Cheers, all.

  32. John says:

    Drinking Coke with Whiskey is a cardinal sin, why would you want to ruin a fine Whiskey? Anybody mixong Cola with whiskey (unless it is undrinkable and the only whiskey left on the planet) should be shot! lol

    • CWeidler says:

      John, while I get where you are coming from, that’s not a fair statement. The first, and foremost priority of anyone who is drinking whisky should be that they ENJOY the drink they are having. And if that means that they like it on ice, with seltzer or with cola, then they should by all means drink up and enjoy.

      Now I do agree that to appreciate the nuances of a good whisk(e)y you should drink it neat or with a bit of water, but there’s is absolutely nothing wrong with drinking it how you like it. If you don’t do that, then why the hell buy the stuff in the first place?

  33. CWeidler says:

    As for my collection, I actually use 5 categories myself:

    1. The Shrine
    These are whisk(e)y bottles that hold a special significance to me, whether it be because of what was paid for it, how hard it was to get, or who gave it to me. I only have 3 bottles in this area currently; Highland Park 30 YO, Glenfarclas 1987 Family Cask (birth year) and a bottle of Teacher’s Highland Cream. The first two are rather obvious, but the last one is there for sentimental value; it was given to me by my Grandfather who recently passed away and left it for me in his will. I’ll be enjoying that with some family members next year.

    2. The Stash
    These are whiskies that are either moderately expensive or very high quality / harder-to-get bottles that are reserved for myself or for a handful of people I consider to be lifelong friends. Arbeg Ugedail, Lagavulin Distiller’s Edition, etc.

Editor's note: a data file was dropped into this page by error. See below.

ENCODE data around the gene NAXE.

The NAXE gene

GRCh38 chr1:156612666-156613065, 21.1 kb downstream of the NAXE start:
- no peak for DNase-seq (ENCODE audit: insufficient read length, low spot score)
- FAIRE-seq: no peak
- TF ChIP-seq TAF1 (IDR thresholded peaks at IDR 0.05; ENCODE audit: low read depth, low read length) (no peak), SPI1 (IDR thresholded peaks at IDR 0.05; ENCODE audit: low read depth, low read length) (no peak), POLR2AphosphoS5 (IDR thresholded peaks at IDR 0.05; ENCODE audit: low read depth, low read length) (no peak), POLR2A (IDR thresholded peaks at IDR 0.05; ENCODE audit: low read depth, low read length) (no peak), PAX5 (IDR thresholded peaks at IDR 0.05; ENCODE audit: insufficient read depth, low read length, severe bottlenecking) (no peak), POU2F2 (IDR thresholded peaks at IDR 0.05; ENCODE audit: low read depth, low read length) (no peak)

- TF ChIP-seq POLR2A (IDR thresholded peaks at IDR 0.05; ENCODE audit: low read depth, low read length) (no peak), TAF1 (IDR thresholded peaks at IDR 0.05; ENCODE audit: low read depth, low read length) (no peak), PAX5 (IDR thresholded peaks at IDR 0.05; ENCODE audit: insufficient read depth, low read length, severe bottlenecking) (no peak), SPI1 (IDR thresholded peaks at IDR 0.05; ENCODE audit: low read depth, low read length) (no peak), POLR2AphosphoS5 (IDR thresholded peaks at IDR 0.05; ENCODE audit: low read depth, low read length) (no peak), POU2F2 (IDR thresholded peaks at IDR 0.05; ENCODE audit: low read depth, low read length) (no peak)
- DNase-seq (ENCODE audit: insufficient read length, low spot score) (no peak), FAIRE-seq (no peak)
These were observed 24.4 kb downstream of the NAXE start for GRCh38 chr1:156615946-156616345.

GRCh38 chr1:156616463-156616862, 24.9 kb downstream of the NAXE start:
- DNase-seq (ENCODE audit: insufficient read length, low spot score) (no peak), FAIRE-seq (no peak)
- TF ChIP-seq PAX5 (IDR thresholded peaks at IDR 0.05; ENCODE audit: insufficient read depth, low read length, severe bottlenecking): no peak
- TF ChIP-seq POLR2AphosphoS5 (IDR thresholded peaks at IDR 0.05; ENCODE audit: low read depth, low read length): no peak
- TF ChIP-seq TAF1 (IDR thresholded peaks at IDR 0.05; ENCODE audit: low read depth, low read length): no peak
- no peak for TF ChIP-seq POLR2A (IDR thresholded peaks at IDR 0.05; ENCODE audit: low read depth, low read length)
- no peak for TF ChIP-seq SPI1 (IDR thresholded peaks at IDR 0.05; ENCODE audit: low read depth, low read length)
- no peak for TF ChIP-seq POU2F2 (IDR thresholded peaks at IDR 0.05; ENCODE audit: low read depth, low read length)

The other 3 categories here are similar to those above in my opinion:

    3. The Good Guest
    The whiskies that get broken out when I have good friends over that enjoy good whisk(e)y. They tend to run in the 40-50 dollar range and are available enough that I generally don’t have a problem acquiring more. Highland Park 12 YO, Lagavulin 16, etc all reside here.

    4. The Unfamiliar Guest / Acquaintance
    These are standard whiskies that I keep around for when I have to entertain a group of people that I may not know so well. The whiskies are never of poor quality, but they aren’t likely to be inspiring drams or anything more than 35-40 USD a bottle. This is usually the lowest grade I’ll serve to a guest as I don’t tend to have many “bad” bottles of whisk(e)y around. 😛

    5. The Go-To
    These are my table whisk(e)y bottles. They are below 40 dollars a bottle, are of at least good quality and are readily available and well stocked. I also serve these to people when I have to entertain large groups as I don’t mind replacing them.

  34. […] powering through.  If you are not familiar with the table whisky check out Nate’s guest blog here. So now I need to decide what I am going to pick up to replace the Cardhu.  Talisker, Laphroaig or […]

  35. […] you to one of the best articles I have seen on What Does John Know? The article is called “What’s in Your War Chest?” The premise is that you should have varying types of whiskies on hand for varying levels of […]